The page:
Thinking Deep Thoughts: Class and Education in Seven
Oh this film is a goldmine of criticism. David Fincher’s Seven (1995) covers the investigation and pursuit of serial killer John Doe (Kevin Spacey) by soon-to-be-retired homicide Detective Somerset (Morgan Freeman) and new transfer Detective David Mills (Brad Pitt). Doe engages in a game of cat-and-mouse with the detectives as he crafts murders around the seven deadly sins. Most people – including Detective Mills – write Doe off as a nutcase, but there’s something more that writer Andrew Kevin Walker inserts into the story: Doe and Mills represent a class divide, of which the educated class does not come out looking pretty in the least.
Doe’s literary references and diction are particularly telling of the access to education which he obtained. Doe references Chaucer, Capote, de Sade, Dante and Saint Thomas Aquinas – all staples of classical literature. While some of their works are taught in lower-level educational tracks, Doe goes after authors who are noted for religious works at the college level. Likewise, he somehow manages to bankroll a life off the grid that allows him access to books, drugs to sedate victims, various weapons (including extreme S&M gear that couldn’t have been cheap), chemicals that burn, extra rent for an entire year, and enough food to feed a man into oblivion. It’s not cheap to be John Doe, which makes you wonder what kind of life he led – more to the point, just how much richer than the average bear was John Doe? On top of that, Doe seems to distance himself further from the rest of society in his observations of them: “What sick ridiculous puppets we are, and what gross little stage we dance on. What fun we have dancing and fucking, not a care in the world, not knowing that we are nothing. We are not what was intended.” He’s a judgmental piece of work – you have to give him that at least. He says of his victims:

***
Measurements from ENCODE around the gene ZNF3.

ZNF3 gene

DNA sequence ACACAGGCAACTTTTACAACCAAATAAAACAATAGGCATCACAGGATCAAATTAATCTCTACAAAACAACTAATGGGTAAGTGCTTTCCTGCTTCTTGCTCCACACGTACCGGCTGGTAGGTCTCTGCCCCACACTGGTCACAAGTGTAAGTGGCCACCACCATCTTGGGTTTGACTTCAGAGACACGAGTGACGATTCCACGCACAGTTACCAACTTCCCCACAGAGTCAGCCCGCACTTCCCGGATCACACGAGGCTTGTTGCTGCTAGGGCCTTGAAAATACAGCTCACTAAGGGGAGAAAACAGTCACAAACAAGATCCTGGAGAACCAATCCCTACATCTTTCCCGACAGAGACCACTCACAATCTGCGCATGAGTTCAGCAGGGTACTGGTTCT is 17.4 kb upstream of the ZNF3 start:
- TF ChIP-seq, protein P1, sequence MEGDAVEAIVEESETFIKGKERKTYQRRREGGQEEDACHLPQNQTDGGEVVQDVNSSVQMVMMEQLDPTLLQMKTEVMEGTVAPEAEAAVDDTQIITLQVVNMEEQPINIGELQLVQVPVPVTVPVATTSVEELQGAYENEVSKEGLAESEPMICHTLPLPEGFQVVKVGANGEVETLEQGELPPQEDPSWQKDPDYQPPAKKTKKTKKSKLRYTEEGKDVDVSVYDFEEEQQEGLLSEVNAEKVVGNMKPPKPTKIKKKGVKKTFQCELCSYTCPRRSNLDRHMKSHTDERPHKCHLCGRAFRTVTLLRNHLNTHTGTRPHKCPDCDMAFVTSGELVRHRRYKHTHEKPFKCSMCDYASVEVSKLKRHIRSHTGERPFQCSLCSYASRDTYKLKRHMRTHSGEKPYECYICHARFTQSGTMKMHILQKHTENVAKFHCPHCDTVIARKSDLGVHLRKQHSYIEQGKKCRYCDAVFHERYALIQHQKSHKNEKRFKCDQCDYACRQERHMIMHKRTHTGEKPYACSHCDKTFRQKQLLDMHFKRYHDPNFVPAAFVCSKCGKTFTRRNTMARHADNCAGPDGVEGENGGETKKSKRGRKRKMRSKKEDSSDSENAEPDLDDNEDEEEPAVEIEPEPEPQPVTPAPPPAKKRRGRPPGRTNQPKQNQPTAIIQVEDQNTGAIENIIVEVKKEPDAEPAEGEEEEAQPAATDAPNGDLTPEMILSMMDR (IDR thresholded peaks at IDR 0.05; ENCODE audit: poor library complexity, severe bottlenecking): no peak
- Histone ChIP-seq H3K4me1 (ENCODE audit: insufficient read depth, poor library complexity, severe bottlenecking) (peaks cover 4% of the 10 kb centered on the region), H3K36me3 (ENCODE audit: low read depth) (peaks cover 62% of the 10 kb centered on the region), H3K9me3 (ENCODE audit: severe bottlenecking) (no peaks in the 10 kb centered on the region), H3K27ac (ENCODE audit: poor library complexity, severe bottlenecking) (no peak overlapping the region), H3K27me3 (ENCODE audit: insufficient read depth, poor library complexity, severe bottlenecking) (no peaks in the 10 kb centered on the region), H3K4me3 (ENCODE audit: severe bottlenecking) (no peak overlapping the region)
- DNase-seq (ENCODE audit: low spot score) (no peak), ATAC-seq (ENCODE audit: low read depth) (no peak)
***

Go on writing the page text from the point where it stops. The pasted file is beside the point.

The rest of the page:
“A woman, so ugly on the inside she couldn’t bear to go on living if she couldn’t be beautiful on the outside. A drug dealer, a drug-dealing pederast, actually! And let’s not forget the disease-spreading whore! Only in a world this shitty could you even try to say these were innocent people and keep a straight face. But that’s the point: we see a deadly sin on every street corner, in every home, and we tolerate it. We tolerate it because it’s common, it’s trivial. We tolerate it morning, noon, and night. Well, not anymore. I’m setting the example. What I’ve done is going to be puzzled over and studied and followed … forever.”
Jesus Christ, this asshole mansplained salvation to the cop whose job it is to enforce the law, but it’s not true mansplaining because he’s selecting someone of the same gender when he’s speaking down. Doe’s explanation goes beyond the condescension we’re culturally balking at now: Doe believes he’s far smarter than everyone else and is therefore the apotheosis of authority. Doe thinks we’re all ridiculous and that our existence is hypocritical and worthy of torment; as such, he feels it’s not only his rightful place to point out these observations, but that he also gets to without any cures or advice and put us in our places. Nevermind that the nature of sex work and overeating can be debated nowadays – to Doe, it’s an absolute, he’s always right, and no one can tell him otherwise because he’s read the books and compiled a bibliography. Nevermind that some of the “sinners” (given, I can’t excuse the drug-dealing pedo, but a model? C’mon.) are regular people, and there are quite a few larger problems out there he could be focusing on, like ending institutional racism, childhood starvation, spousal abuse or human trafficking. Nevermind that it’s human nature to gasp and feel sorry for a person who’s been mutilated. He didn’t read that in his precious book, so he cares fuck all about those aspects of the human experience. He cherry-picks the ills of the world based upon classical literature, which is something traditionally within the grasp of the educated class. Education is typically reserved as a status spoil achieved by those who have the time to read rather than labor.